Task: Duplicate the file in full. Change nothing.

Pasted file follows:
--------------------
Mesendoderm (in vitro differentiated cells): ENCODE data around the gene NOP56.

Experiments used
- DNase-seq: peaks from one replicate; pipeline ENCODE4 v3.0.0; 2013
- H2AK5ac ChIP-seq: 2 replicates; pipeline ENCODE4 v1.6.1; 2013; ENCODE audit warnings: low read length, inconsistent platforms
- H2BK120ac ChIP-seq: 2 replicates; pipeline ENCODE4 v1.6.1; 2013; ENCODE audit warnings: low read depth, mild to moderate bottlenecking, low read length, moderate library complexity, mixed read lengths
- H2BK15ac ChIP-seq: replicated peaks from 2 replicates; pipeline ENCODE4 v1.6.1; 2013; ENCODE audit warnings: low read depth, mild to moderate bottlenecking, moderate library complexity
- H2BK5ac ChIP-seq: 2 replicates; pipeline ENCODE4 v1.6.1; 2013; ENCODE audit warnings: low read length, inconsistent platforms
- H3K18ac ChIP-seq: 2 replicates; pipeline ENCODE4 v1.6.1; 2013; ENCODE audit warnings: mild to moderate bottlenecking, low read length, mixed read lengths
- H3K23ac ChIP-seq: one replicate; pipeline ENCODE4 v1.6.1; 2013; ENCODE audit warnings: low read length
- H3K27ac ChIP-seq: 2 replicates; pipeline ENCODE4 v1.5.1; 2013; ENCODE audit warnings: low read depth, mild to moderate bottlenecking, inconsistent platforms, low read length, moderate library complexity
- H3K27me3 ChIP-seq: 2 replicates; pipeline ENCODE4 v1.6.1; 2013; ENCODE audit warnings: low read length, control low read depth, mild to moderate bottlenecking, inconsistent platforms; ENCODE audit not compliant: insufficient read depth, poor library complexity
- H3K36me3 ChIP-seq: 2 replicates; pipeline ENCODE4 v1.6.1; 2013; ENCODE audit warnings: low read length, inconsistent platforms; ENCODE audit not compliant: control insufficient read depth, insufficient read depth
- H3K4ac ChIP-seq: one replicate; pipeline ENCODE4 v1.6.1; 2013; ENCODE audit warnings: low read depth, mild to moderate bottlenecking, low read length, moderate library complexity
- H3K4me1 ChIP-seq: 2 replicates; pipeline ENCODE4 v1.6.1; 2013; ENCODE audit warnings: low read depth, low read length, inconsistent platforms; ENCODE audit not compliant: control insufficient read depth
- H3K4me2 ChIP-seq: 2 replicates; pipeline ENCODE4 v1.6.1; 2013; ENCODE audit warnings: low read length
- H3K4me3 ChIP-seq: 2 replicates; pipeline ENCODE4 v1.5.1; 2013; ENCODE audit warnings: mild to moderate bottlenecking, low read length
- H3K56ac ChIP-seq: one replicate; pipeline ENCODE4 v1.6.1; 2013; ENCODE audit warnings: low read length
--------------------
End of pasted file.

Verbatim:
Mesendoderm (in vitro differentiated cells): ENCODE data around the gene NOP56.

Experiments used
- DNase-seq: peaks from one replicate; pipeline ENCODE4 v3.0.0; 2013
- H2AK5ac ChIP-seq: 2 replicates; pipeline ENCODE4 v1.6.1; 2013; ENCODE audit warnings: low read length, inconsistent platforms
- H2BK120ac ChIP-seq: 2 replicates; pipeline ENCODE4 v1.6.1; 2013; ENCODE audit warnings: low read depth, mild to moderate bottlenecking, low read length, moderate library complexity, mixed read lengths
- H2BK15ac ChIP-seq: replicated peaks from 2 replicates; pipeline ENCODE4 v1.6.1; 2013; ENCODE audit warnings: low read depth, mild to moderate bottlenecking, moderate library complexity
- H2BK5ac ChIP-seq: 2 replicates; pipeline ENCODE4 v1.6.1; 2013; ENCODE audit warnings: low read length, inconsistent platforms
- H3K18ac ChIP-seq: 2 replicates; pipeline ENCODE4 v1.6.1; 2013; ENCODE audit warnings: mild to moderate bottlenecking, low read length, mixed read lengths
- H3K23ac ChIP-seq: one replicate; pipeline ENCODE4 v1.6.1; 2013; ENCODE audit warnings: low read length
- H3K27ac ChIP-seq: 2 replicates; pipeline ENCODE4 v1.5.1; 2013; ENCODE audit warnings: low read depth, mild to moderate bottlenecking, inconsistent platforms, low read length, moderate library complexity
- H3K27me3 ChIP-seq: 2 replicates; pipeline ENCODE4 v1.6.1; 2013; ENCODE audit warnings: low read length, control low read depth, mild to moderate bottlenecking, inconsistent platforms; ENCODE audit not compliant: insufficient read depth, poor library complexity
- H3K36me3 ChIP-seq: 2 replicates; pipeline ENCODE4 v1.6.1; 2013; ENCODE audit warnings: low read length, inconsistent platforms; ENCODE audit not compliant: control insufficient read depth, insufficient read depth
- H3K4ac ChIP-seq: one replicate; pipeline ENCODE4 v1.6.1; 2013; ENCODE audit warnings: low read depth, mild to moderate bottlenecking, low read length, moderate library complexity
- H3K4me1 ChIP-seq: 2 replicates; pipeline ENCODE4 v1.6.1; 2013; ENCODE audit warnings: low read depth, low read length, inconsistent platforms; ENCODE audit not compliant: control insufficient read depth
- H3K4me2 ChIP-seq: 2 replicates; pipeline ENCODE4 v1.6.1; 2013; ENCODE audit warnings: low read length
- H3K4me3 ChIP-seq: 2 replicates; pipeline ENCODE4 v1.5.1; 2013; ENCODE audit warnings: mild to moderate bottlenecking, low read length
- H3K56ac ChIP-seq: one replicate; pipeline ENCODE4 v1.6.1; 2013; ENCODE audit warnings: low read length